I have now read and marked up dozens of books by freethinkers of the past, including eleven of twelve volumes of Robert G. Ingersoll. In reading them, I’m struck by just how little things have changed, as well as the differences between now and then. Differences are easy – the past is another country, after all – but it’s the similarities that stand out to me. So many things are alike. The problems, the arguments for freethought, the religious retorts….
Some detractors of the New Atheists like to say that we’re saying nothing new. We know that. We know we’ve had these conversations before. We know we’re “new” only to folks who forgot those who came before us. We haven’t forgotten the freethinkers who fought these battles against religion long ago. And we know that in freethought, as in geology, the past is key to the present, because many of their words still hold meaning. Many of their arguments still stand.
And they were brilliant, these men and women brave enough, driven enough, to defy the entrenched religious institutions of their days! So I figured that on Fridays, we should listen to them once again. And with this being the day after Thanksgiving, I have just the thing:
A THANKSGIVING SERMON
by Colonel Robert G. Ingersoll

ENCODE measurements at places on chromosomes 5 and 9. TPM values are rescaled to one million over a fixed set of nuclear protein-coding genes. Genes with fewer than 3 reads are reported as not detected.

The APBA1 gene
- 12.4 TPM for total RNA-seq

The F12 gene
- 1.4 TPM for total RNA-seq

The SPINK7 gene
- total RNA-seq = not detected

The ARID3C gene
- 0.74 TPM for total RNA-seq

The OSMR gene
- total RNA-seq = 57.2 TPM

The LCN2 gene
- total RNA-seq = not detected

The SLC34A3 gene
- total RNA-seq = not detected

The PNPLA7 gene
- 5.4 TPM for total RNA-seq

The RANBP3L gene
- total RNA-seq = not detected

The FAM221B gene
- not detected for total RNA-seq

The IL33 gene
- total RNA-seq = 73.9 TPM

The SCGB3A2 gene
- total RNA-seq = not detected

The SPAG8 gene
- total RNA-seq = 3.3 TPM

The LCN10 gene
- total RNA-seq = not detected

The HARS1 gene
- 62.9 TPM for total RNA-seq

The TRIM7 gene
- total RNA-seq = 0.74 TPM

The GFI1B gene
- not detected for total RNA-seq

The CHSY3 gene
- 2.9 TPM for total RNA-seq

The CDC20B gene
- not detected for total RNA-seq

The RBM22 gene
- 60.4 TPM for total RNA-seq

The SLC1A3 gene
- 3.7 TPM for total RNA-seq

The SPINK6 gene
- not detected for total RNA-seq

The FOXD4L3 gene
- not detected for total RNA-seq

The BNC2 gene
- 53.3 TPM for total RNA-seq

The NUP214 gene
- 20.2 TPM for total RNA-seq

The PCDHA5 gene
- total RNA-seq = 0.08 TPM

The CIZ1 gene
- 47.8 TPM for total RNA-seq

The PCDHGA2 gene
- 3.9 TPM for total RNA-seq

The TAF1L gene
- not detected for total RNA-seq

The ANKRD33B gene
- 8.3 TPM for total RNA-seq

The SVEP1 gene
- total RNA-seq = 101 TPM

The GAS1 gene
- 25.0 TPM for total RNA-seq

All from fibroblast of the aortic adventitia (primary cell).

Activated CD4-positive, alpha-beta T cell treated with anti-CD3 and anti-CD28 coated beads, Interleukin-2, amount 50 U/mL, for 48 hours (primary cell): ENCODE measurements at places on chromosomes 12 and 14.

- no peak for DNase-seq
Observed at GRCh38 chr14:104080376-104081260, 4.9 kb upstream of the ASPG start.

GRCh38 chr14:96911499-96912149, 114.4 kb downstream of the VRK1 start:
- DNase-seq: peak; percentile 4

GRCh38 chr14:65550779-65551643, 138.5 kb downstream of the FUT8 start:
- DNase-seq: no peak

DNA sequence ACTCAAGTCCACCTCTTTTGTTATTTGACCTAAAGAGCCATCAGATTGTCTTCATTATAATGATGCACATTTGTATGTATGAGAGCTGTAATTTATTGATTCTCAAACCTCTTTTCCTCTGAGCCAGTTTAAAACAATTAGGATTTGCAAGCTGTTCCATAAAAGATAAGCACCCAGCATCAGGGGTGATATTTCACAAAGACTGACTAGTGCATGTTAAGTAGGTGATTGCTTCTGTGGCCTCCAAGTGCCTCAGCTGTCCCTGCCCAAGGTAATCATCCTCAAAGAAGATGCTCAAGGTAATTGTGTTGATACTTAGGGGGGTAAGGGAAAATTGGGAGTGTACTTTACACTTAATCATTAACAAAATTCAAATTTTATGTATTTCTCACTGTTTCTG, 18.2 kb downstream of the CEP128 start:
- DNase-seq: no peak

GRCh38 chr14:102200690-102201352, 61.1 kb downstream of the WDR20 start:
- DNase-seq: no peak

WHOM shall we thank? Standing here at the close of the 19th century—amid the trophies of thought—the triumphs of genius—here under the flag of the Great Republic—knowing something of the history of man—here on this day that has been set apart for thanksgiving, I most reverently thank the good men, the good women of the past, I thank the kind fathers, the loving mothers of the savage days. I thank the father who spoke the first gentle word, the mother who first smiled upon her babe. I thank the first true friend. I thank the savages who hunted and fished that they and their babes might live. I thank those who cultivated the ground and changed the forests into farms—those who built rude homes and watched the faces of their happy children in the glow of fireside flames—those who domesticated horses, cattle and sheep—those who invented wheels and looms and taught us to spin and weave—those who by cultivation changed wild grasses into wheat and corn, changed bitter things to fruit, and worthless weeds to flowers, that sowed within our souls the seeds of art. I thank the poets of the dawn—the tellers of legends—the makers of myths—the singers of joy and grief, of hope and love. I thank the artists who chiseled forms in stone and wrought with light and shade the face of man. I thank the philosophers, the thinkers, who taught us how to use our minds in the great search for truth. I thank the astronomers who explored the heavens, told us the secrets of the stars, the glories of the constellations—the geologists who found the story of the world in fossil forms, in memoranda kept in ancient rocks, in lines written by waves, by frost and fire—the anatomists who sought in muscle, nerve and bone for all the mysteries of life—the chemists who unraveled Nature’s work that they might learn her art—the physicians who have laid the hand of science on the brow of pain, the hand whose magic touch restores—the surgeons who have defeated Nature’s self and forced her to preserve the lives of those she labored to destroy.